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Technique and condition
Turner painted the composition on the a rather pale example of the blue wove paper he often used at this period, without any initial pencil drawing, using watercolour washes and limited applications of white gouache.
The subject was copied twice by a practised watercolourist, Charlotte Caspers,1 using modern pigments ground in gum, and a reproduction ‘Turner blue’ paper made from linen and cotton fibres, glue-sized as were Turner’s own papers, and with a similar thickness, and absorbency. Both the reconstructions were started with a graphite pencil sketch for the general outline of their compositions, a necessary substitution for the thought processes of another artist when a copy is being made. The first copy was painted with some minor technical drawbacks in that the paper was not ‘stretched’, that is taped down on a flat surface before it was wetted, and the brushes used were somewhat small. The second copy approaches the original in size, had its paper stretched and taped on a wooden board during painting, and the brush used was of a more realistic size. There is evidence for Turner’s use of taping in only a few works in the bequest, but it does facilitate the use of glue-sized paper, for an artist much less familiar with its response than was Turner.
The overall tone of this work is a greyish blue combined with purple and ochre in the foreground. The blue mid-tone of the paper proved to be essential during painting. It acts as a harmoniser and enables rapid working. The watercolour is built up from light-dark contrasts and the direction of the brush-strokes. Only one contrasting colour is present: brown-yellow in the foreground boats. The diagonally orientated clouds and the water to the left meet each other slightly off centre on the horizon; this is the darkest area of the painting. The darkness and direction of the clouds are reinforced by the fact that the rest of the horizon is quite light. These combined effects direct the viewer’s eye to the middle of the painting and then, due to the juxtaposition of contrasting values, towards the lighter boats in the foreground. The lower right-hand corner is light in tone and consists mainly of the paper support rather than paint. Turner, by painting the boats in a light area and giving them a light colour, has created the illusion that they are bathed in light. The lightest tone of the boats is equivalent to the lightest area of the landscape. Where the form of boats overlaps the darker sky, the colouration becomes slightly darker. The broad approach of putting larger contrasting areas next to each other creates tranquillity. The way in which the different areas are connected contributes to the harmony of the painting: this is illustrated by the distant boat, on the left of the horizon, which connects the foreground with the background. It is crucial that this boat was given the right hue by Turner and in the copy, because if it were rendered too dark it would appear to come forward in space.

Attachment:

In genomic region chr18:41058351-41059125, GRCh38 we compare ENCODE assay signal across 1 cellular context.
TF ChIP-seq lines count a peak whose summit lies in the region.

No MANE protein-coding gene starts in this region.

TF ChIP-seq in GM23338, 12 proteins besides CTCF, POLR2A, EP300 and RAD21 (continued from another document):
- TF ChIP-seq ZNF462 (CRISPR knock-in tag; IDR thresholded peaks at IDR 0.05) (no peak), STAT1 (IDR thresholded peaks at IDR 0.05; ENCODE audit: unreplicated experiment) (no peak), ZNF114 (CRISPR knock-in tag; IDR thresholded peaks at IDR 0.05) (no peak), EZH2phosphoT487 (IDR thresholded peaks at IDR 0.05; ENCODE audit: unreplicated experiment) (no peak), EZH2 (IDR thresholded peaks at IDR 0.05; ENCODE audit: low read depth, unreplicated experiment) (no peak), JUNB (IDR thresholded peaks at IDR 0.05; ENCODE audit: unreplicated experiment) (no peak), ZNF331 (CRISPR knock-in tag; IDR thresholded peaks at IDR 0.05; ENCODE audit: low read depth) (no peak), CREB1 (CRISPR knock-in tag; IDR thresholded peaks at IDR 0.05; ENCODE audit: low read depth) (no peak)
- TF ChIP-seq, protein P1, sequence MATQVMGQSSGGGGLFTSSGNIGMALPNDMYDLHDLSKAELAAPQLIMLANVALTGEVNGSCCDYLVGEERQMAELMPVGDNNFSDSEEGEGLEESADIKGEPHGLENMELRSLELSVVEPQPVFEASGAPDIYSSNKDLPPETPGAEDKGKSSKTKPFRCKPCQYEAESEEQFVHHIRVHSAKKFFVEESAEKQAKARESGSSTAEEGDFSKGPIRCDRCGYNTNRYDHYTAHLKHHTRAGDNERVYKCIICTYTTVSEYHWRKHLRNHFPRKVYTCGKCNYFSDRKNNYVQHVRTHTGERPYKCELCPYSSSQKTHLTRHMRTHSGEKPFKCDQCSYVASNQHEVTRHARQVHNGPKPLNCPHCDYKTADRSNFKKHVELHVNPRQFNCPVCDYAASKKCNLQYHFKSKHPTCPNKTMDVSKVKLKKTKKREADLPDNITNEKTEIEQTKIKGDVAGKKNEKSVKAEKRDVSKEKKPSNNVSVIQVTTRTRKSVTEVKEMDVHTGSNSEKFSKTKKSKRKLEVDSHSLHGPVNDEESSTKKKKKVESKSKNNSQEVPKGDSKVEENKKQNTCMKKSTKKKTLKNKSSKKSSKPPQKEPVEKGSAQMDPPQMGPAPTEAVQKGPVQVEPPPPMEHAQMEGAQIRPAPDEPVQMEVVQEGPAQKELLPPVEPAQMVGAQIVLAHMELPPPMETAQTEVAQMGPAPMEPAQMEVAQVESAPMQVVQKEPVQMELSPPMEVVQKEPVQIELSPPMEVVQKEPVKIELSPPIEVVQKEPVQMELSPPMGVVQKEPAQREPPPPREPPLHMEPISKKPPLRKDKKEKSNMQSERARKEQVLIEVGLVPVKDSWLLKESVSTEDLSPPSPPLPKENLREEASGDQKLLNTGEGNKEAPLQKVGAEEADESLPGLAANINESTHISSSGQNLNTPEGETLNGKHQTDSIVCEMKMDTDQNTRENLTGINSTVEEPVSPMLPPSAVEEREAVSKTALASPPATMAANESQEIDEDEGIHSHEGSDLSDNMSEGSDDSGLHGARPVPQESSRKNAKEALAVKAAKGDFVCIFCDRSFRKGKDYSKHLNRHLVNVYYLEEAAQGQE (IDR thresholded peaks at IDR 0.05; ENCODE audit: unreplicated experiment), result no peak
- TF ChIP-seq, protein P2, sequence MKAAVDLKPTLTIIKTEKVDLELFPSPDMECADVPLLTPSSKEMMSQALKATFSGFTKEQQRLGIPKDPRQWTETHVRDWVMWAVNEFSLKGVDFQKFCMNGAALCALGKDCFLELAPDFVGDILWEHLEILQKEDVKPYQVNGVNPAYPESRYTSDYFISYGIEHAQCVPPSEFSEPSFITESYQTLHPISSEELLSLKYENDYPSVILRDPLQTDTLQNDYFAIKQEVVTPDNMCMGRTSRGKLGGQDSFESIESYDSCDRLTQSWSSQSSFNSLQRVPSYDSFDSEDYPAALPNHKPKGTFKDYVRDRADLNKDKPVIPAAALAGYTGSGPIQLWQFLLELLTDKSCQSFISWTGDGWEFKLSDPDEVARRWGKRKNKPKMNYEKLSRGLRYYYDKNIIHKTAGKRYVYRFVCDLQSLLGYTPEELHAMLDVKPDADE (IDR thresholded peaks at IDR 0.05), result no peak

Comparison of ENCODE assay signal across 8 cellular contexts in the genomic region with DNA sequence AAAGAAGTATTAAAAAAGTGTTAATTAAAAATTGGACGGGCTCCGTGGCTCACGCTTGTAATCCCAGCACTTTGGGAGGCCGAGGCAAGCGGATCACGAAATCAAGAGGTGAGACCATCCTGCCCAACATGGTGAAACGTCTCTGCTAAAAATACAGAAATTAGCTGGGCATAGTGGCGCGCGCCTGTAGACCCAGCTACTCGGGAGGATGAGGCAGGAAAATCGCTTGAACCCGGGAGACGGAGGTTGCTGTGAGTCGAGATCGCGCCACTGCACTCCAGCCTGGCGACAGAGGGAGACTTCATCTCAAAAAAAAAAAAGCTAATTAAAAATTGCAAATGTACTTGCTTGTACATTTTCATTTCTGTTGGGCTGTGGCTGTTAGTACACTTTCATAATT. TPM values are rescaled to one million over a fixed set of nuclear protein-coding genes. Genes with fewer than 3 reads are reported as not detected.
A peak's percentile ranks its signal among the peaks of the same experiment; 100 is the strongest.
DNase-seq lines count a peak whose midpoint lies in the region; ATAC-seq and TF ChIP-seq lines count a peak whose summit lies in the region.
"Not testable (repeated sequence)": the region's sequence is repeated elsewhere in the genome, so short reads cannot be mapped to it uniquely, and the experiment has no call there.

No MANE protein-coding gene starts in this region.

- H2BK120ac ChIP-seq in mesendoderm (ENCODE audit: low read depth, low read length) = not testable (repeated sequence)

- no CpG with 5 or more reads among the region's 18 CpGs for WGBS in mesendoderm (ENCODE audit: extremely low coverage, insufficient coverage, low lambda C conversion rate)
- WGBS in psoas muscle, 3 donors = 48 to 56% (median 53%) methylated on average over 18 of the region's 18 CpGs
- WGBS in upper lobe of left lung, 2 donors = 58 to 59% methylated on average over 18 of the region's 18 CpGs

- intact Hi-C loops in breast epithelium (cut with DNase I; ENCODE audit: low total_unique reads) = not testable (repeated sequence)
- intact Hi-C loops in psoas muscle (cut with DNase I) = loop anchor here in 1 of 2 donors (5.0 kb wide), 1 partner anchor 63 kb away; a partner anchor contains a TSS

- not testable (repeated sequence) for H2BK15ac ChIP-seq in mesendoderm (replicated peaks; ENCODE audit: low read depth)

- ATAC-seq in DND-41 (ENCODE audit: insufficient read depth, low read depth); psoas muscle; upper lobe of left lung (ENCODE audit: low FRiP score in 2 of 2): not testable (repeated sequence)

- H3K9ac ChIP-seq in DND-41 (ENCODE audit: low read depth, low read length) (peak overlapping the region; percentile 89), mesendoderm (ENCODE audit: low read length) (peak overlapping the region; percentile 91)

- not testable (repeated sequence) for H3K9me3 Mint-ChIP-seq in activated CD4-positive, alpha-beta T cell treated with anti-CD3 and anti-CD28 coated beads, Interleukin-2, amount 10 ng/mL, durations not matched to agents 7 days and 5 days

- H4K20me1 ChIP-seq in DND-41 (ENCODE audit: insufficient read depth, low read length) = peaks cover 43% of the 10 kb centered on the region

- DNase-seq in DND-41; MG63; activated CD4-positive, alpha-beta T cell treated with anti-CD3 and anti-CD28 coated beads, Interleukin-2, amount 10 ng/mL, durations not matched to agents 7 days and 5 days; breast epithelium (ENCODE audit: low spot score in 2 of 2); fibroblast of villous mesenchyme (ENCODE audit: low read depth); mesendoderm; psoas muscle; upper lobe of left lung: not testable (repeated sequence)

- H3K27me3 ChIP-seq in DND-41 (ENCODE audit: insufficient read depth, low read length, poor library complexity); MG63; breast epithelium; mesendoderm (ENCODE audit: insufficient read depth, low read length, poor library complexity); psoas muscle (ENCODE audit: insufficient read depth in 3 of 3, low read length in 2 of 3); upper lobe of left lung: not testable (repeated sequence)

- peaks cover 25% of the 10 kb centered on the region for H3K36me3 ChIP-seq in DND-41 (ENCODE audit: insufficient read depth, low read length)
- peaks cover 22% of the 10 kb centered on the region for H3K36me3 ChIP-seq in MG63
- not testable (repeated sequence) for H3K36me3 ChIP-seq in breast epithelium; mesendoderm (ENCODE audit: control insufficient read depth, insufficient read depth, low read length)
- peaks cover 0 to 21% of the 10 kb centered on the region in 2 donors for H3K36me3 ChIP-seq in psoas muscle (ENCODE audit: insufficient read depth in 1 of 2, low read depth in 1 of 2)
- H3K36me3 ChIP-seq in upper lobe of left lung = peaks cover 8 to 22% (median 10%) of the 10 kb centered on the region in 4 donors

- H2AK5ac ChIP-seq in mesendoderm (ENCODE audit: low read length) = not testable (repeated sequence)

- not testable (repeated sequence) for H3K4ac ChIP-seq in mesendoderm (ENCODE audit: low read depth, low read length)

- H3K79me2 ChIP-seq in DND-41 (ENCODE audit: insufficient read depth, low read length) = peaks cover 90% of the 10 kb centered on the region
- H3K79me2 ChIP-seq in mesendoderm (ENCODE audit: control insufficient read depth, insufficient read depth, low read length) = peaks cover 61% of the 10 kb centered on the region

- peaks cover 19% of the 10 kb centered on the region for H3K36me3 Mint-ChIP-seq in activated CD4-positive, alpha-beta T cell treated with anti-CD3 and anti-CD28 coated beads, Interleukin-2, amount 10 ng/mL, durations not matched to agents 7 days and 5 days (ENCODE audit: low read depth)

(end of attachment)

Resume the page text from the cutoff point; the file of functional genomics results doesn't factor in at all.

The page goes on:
See also Charlotte Caspers, ‘Reconstructing 19th-Century British Watercolour Paint’, unpublished thesis for postgraduate course in conservation of easel paintings with specialisation in ‘Historical Reconstructions and Painting Techniques’, Stichting Restauratie Atelier Limburg (SRAL), Maastricht 2008, pp.65–6.
This colour study on blue paper of a Breton three-masted vessel, known as a Chasse-Marrée, caught in a patch of sunlight outside a harbour, is one of three stylistically similar shipping scenes which Turner worked up from his 1826 tour of Northern France. See also D24644 and D24750 (Turner Bequest CCLIX 79, 185).1
Ian Warrell, Turner on the Loire, exhibition catalogue, Tate Gallery, London 1997, p.219 no.59.
Inscribed in pencil with the notes ‘25a’ in the centre of the sheet and ‘CCLIX 161’ bottom right-hand corner. Stamped in black with the Turner Bequest monogram and with ‘CCLIX – 161’ in the centre of the sheet.